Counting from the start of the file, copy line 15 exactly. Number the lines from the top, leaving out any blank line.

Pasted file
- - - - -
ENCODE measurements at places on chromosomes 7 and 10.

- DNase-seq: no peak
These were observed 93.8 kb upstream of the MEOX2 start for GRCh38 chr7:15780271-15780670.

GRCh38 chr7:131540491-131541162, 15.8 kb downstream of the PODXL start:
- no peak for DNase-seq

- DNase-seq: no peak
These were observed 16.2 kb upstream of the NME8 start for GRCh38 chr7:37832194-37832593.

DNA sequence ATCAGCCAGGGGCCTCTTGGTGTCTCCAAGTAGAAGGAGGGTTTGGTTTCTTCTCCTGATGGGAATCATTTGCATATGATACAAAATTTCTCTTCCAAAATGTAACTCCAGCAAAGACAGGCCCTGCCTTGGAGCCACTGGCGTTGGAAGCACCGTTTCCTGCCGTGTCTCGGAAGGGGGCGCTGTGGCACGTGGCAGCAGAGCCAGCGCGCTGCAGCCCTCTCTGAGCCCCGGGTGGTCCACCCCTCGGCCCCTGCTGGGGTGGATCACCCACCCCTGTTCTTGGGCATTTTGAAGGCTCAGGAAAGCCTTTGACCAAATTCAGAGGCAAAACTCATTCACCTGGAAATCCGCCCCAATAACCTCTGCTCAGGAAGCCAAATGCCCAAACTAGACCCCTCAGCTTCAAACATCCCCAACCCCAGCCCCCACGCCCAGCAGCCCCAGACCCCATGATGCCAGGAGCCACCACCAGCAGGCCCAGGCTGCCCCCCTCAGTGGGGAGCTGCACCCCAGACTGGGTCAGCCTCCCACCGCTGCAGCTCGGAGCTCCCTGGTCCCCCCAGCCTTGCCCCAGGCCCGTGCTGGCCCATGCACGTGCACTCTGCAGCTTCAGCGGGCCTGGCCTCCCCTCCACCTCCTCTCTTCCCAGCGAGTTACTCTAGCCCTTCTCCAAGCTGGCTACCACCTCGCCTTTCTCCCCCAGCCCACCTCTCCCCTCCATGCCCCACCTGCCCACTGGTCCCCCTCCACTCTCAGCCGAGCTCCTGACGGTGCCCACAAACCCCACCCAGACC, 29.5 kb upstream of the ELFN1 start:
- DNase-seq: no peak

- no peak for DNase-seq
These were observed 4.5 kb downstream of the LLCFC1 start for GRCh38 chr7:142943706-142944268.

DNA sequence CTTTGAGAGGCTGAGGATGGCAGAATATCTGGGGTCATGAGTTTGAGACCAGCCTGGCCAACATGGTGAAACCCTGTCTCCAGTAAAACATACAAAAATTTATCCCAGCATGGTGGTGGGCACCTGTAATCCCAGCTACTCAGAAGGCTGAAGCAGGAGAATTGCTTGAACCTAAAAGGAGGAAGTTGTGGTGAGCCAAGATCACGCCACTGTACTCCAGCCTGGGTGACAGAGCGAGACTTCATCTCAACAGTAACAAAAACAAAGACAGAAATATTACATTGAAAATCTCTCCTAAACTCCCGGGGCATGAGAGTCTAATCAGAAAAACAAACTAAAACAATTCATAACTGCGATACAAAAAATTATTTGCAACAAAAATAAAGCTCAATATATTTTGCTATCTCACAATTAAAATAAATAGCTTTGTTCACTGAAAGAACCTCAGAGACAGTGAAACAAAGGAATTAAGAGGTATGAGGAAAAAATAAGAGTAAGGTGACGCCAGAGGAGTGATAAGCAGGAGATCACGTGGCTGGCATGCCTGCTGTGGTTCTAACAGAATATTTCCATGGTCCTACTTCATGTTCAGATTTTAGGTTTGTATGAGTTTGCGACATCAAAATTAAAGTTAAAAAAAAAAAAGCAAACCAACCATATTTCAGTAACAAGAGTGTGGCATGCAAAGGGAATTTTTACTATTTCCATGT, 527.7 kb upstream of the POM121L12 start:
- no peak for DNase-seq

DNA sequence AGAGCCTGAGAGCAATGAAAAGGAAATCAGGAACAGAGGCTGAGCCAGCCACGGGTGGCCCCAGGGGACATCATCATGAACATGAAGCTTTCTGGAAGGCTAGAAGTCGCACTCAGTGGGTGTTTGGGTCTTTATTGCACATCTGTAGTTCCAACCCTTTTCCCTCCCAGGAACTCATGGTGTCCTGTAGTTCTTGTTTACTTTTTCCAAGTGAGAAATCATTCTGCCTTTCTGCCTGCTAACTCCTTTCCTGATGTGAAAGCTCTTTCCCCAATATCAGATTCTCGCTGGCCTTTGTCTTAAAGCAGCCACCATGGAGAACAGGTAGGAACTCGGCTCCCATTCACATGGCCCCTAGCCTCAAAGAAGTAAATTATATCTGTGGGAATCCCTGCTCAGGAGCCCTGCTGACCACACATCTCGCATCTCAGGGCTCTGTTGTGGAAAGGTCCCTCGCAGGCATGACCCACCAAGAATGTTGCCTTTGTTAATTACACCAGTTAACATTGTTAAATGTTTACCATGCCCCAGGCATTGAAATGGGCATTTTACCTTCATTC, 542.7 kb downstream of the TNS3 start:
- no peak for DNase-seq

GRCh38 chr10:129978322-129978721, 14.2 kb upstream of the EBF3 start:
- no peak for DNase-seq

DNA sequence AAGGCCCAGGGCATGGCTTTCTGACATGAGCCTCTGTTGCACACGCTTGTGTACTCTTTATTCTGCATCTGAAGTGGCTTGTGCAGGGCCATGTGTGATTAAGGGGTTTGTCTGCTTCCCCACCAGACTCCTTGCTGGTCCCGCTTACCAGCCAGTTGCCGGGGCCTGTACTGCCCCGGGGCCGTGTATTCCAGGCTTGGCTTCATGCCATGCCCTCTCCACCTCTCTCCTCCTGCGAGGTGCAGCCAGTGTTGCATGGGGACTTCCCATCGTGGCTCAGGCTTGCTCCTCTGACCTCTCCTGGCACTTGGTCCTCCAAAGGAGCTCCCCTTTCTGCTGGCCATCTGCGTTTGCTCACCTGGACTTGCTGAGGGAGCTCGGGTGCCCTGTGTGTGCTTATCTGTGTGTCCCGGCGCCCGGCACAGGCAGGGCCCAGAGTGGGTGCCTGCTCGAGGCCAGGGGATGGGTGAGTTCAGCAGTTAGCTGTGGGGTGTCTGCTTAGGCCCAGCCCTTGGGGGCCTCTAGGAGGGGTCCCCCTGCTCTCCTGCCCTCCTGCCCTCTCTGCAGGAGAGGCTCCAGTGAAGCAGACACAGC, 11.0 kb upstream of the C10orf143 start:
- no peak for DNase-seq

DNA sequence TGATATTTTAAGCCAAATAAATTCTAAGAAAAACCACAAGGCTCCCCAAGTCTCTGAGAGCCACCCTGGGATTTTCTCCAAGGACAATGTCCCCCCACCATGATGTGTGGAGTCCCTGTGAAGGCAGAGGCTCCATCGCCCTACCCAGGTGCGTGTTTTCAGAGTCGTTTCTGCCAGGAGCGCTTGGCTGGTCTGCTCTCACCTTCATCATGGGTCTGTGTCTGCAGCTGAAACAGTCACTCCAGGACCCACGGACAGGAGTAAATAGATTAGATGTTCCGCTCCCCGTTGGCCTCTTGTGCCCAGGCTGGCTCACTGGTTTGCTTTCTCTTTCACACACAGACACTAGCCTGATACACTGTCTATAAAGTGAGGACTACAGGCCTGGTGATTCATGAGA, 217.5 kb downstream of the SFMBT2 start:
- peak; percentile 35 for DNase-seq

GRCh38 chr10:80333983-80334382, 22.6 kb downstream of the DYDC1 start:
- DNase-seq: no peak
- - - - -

- no peak for DNase-seq